Instructor: Amy Page, Brentwood School Math Department

Stained Glass Design (semester credit)

Beginning with safety precautions and an overview of course material, students quickly move on to learn the techniques involved in the construction of "Tiffany style" copper foil panels. These procedures include pattern making, glass cutting, copper foiling and soldering. Students then study and learn to apply the elements and principles of art and design as they work to create original compositions and patterns. This process is reinforced by examples from art history, research, and the use of Glass Eye computer software. Students learn related vocabulary to analyze their work and that of their classmates in both verbal and written form. After completing an initial sample project, each student designs and then builds two required concept based copper foil panels. Ability increases with experience, and by the completion of this course, students should be comfortable and competent while working with stained glass as a means of expression. Assessment is based upon class participation and initiative, the application of design information, and the development of technical proficiency. Sketchbook work and written self-reflections are also a part of the evaluation process. Students are expected to supply their own stained glass, copper foil, lead, and solder.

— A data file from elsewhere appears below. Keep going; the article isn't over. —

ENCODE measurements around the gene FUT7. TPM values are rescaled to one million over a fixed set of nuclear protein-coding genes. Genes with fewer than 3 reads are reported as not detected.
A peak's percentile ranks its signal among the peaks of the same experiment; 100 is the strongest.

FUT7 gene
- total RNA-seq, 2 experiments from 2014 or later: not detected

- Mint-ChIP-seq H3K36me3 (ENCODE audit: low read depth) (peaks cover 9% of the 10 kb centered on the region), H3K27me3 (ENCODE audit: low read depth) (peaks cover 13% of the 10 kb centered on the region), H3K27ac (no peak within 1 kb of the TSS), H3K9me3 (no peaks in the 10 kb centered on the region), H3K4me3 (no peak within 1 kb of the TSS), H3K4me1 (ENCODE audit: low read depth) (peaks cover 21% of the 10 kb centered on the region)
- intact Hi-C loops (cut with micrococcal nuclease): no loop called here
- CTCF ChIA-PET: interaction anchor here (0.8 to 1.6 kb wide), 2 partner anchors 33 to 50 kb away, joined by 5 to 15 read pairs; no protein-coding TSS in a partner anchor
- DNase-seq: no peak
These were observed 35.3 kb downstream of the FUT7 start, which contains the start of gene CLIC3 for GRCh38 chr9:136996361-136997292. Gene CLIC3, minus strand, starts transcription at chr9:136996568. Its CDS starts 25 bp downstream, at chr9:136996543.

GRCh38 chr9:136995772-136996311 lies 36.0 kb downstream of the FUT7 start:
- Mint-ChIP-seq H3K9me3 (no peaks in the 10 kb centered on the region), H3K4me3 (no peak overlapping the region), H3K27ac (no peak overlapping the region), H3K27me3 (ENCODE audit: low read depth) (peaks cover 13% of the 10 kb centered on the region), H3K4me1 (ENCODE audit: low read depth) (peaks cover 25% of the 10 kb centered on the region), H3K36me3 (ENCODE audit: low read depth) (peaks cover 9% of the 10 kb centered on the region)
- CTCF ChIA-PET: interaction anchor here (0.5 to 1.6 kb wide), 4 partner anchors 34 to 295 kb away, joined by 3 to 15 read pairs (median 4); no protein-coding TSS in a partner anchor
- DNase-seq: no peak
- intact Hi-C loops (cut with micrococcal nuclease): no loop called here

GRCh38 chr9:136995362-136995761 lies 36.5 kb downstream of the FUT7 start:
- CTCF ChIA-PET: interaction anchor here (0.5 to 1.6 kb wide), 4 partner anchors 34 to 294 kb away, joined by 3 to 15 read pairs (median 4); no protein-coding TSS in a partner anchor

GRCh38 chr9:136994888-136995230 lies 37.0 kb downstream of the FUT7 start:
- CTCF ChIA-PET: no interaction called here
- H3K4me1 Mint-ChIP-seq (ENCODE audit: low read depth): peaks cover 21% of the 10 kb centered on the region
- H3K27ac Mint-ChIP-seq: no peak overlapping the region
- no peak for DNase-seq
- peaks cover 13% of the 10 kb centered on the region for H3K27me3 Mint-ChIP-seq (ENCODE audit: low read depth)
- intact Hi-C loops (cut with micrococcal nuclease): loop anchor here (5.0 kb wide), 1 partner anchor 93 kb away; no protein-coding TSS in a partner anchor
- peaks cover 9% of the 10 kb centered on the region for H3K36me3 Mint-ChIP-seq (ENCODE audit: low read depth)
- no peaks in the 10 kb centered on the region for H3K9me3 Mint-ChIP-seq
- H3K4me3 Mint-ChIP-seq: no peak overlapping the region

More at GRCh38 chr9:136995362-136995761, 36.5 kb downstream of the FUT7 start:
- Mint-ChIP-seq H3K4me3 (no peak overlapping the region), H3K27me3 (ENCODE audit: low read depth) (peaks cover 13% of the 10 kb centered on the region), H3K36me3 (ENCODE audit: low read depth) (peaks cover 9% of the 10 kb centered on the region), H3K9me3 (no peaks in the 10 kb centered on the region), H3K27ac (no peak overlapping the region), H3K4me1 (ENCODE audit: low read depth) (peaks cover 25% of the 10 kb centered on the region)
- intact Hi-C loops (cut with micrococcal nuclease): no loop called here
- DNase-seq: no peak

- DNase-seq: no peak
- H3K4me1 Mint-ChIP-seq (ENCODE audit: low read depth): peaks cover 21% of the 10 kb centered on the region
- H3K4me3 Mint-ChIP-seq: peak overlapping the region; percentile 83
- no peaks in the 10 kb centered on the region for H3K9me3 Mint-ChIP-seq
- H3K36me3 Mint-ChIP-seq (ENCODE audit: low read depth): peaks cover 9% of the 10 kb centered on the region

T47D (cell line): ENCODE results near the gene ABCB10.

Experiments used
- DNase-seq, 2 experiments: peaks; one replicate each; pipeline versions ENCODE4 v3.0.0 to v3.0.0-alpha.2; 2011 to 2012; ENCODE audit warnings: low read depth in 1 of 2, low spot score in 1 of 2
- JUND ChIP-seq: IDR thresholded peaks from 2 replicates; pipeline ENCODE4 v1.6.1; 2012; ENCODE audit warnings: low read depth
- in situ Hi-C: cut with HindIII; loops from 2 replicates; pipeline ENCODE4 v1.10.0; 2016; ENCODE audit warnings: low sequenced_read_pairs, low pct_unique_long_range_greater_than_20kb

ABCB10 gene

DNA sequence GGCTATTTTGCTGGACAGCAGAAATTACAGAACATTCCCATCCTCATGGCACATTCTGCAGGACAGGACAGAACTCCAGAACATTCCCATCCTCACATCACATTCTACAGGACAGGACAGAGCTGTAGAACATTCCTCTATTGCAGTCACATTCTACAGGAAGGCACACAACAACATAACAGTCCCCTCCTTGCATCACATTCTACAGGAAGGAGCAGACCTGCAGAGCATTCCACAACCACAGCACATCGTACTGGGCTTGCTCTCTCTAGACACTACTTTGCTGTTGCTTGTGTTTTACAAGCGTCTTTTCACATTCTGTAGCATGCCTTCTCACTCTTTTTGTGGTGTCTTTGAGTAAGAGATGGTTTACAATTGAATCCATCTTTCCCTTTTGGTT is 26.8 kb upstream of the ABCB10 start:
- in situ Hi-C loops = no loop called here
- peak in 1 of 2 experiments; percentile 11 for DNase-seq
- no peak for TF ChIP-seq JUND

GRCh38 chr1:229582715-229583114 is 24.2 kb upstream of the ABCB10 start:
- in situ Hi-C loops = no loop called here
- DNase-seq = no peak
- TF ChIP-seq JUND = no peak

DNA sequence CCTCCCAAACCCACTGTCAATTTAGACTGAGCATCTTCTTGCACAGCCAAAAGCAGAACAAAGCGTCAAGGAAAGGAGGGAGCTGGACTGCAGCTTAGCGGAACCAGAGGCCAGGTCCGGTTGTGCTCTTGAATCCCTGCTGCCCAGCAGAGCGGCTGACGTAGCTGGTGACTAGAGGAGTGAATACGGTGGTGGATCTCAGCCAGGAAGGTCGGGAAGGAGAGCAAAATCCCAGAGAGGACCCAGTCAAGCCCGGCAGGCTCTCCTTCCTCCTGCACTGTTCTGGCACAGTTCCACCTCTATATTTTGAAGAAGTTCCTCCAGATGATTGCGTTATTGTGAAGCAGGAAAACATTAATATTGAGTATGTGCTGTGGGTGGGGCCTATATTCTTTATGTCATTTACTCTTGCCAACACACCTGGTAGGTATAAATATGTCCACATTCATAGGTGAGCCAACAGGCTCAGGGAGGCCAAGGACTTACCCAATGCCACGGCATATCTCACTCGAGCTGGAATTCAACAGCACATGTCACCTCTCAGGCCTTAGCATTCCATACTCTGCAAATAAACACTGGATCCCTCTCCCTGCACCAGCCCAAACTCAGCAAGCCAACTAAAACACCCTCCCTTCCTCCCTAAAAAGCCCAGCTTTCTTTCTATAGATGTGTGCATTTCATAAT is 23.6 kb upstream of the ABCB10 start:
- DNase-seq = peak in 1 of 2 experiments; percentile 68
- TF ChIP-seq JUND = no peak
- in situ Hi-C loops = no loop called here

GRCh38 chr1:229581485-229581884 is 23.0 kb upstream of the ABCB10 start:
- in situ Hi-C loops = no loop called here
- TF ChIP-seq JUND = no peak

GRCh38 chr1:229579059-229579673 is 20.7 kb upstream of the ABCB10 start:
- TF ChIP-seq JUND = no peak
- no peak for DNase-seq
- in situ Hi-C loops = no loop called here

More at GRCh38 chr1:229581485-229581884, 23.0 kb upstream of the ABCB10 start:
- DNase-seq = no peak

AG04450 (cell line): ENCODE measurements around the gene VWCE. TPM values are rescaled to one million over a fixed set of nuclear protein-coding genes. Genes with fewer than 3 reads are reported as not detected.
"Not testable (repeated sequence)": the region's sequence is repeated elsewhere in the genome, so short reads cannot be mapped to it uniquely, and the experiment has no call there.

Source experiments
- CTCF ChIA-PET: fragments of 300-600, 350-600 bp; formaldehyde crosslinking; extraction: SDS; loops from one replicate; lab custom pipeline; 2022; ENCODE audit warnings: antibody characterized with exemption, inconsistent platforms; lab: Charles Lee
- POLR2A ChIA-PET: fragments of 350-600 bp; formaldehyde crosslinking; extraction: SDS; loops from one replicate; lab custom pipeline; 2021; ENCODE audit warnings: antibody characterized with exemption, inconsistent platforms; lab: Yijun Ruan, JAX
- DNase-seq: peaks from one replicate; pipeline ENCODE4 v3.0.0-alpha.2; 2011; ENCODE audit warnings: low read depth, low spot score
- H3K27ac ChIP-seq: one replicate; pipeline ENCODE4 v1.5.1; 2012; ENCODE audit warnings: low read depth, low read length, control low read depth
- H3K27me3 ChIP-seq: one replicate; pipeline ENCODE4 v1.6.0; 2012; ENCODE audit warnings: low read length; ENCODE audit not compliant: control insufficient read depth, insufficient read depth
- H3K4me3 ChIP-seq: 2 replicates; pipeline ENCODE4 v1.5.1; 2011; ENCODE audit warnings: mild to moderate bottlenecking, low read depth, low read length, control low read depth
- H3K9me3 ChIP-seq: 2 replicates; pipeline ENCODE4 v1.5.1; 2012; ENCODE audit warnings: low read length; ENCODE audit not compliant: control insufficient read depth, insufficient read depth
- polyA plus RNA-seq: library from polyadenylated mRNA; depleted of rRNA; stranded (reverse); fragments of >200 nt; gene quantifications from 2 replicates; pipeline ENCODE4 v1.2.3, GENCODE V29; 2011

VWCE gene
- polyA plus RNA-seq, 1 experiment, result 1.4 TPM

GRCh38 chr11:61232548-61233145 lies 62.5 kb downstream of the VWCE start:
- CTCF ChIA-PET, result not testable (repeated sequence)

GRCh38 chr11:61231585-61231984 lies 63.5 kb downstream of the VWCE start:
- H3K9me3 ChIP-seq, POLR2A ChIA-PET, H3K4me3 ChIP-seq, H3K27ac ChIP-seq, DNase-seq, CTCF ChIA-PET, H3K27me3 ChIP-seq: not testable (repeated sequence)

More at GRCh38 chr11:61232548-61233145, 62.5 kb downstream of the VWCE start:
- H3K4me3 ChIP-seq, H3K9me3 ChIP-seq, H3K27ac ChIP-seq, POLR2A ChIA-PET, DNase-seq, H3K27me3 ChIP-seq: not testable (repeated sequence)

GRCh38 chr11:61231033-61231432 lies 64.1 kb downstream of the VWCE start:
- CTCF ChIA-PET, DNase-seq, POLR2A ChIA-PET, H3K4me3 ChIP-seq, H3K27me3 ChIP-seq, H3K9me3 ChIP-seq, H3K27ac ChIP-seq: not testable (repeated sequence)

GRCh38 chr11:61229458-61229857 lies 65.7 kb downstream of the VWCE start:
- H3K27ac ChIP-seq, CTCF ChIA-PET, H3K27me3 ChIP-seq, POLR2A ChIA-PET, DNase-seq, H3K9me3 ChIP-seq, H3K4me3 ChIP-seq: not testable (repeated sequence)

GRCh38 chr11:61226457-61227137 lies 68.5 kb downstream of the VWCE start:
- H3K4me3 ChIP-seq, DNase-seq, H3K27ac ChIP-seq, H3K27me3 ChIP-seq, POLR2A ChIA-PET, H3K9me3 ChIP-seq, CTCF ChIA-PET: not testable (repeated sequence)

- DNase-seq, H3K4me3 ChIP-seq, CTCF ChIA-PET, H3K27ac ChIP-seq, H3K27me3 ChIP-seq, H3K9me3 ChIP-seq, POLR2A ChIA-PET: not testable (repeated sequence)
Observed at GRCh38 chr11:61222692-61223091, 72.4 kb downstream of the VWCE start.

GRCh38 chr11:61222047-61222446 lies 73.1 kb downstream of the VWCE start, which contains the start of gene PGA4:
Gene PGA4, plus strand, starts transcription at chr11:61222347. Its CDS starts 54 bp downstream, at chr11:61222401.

Closed toed shoes must be worn, along with long pants whenever possible, for keeping legs safe.

*PLEASE NOTE: Participants in this course must attend class on Friday, June 22. No exceptions.
Instructor: Michael Knight, Brentwood School Visual Arts Department

U.S. History (year-long credit) - NEW SECTION ADDED!! Limited space available. Register on the right!

The United States History course fulfills the goals of a survey course, covering colonial North America to the present. This course endeavors to provide students with the ability to evaluate historical evidence, do comparative analysis, and develop sound historical arguments based on multiple perspectives of historical events. Through the incorporation of supplemental readings on current issues, the course is designed to provide students with an understanding of the nation’s political, economic, diplomatic, and social history in order to be informed and responsible citizens.

Textbook: TBD
Instructors: Coree Newman and

Elissa Isenberg, Brentwood School History Department

U. S. History (year-long credit)—SPECIAL Travel Edition - THIS SECTION IS NOW CLOSED. Please contact our office to be placed on the waitlist. Thank you!